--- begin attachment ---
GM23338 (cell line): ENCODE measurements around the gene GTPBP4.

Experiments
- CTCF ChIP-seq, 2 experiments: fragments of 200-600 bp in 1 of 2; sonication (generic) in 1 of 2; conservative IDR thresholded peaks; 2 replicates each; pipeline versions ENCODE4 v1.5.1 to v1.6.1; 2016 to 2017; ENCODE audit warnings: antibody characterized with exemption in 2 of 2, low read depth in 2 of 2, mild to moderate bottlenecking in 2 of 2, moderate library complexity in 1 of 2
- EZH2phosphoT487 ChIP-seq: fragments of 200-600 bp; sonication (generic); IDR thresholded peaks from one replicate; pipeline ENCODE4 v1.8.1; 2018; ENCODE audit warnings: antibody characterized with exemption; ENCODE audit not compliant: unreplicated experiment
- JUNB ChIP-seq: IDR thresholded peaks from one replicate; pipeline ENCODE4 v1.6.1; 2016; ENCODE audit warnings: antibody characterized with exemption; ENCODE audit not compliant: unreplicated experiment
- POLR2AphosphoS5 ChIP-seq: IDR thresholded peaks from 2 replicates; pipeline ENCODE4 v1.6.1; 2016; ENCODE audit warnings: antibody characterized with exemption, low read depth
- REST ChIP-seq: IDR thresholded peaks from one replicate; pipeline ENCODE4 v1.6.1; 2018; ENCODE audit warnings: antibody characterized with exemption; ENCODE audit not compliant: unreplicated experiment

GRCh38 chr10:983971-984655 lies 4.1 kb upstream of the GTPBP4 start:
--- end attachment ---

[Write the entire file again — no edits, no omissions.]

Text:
GM23338 (cell line): ENCODE measurements around the gene GTPBP4.

Experiments
- CTCF ChIP-seq, 2 experiments: fragments of 200-600 bp in 1 of 2; sonication (generic) in 1 of 2; conservative IDR thresholded peaks; 2 replicates each; pipeline versions ENCODE4 v1.5.1 to v1.6.1; 2016 to 2017; ENCODE audit warnings: antibody characterized with exemption in 2 of 2, low read depth in 2 of 2, mild to moderate bottlenecking in 2 of 2, moderate library complexity in 1 of 2
- EZH2phosphoT487 ChIP-seq: fragments of 200-600 bp; sonication (generic); IDR thresholded peaks from one replicate; pipeline ENCODE4 v1.8.1; 2018; ENCODE audit warnings: antibody characterized with exemption; ENCODE audit not compliant: unreplicated experiment
- JUNB ChIP-seq: IDR thresholded peaks from one replicate; pipeline ENCODE4 v1.6.1; 2016; ENCODE audit warnings: antibody characterized with exemption; ENCODE audit not compliant: unreplicated experiment
- POLR2AphosphoS5 ChIP-seq: IDR thresholded peaks from 2 replicates; pipeline ENCODE4 v1.6.1; 2016; ENCODE audit warnings: antibody characterized with exemption, low read depth
- REST ChIP-seq: IDR thresholded peaks from one replicate; pipeline ENCODE4 v1.6.1; 2018; ENCODE audit warnings: antibody characterized with exemption; ENCODE audit not compliant: unreplicated experiment

GRCh38 chr10:983971-984655 lies 4.1 kb upstream of the GTPBP4 start: